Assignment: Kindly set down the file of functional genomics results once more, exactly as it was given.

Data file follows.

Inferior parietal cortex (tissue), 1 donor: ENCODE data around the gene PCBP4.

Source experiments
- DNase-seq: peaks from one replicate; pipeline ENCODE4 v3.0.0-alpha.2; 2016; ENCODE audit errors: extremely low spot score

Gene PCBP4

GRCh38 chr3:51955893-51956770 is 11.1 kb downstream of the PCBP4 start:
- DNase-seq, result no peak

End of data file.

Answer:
Inferior parietal cortex (tissue), 1 donor: ENCODE data around the gene PCBP4.

Source experiments
- DNase-seq: peaks from one replicate; pipeline ENCODE4 v3.0.0-alpha.2; 2016; ENCODE audit errors: extremely low spot score

Gene PCBP4

GRCh38 chr3:51955893-51956770 is 11.1 kb downstream of the PCBP4 start:
- DNase-seq, result no peak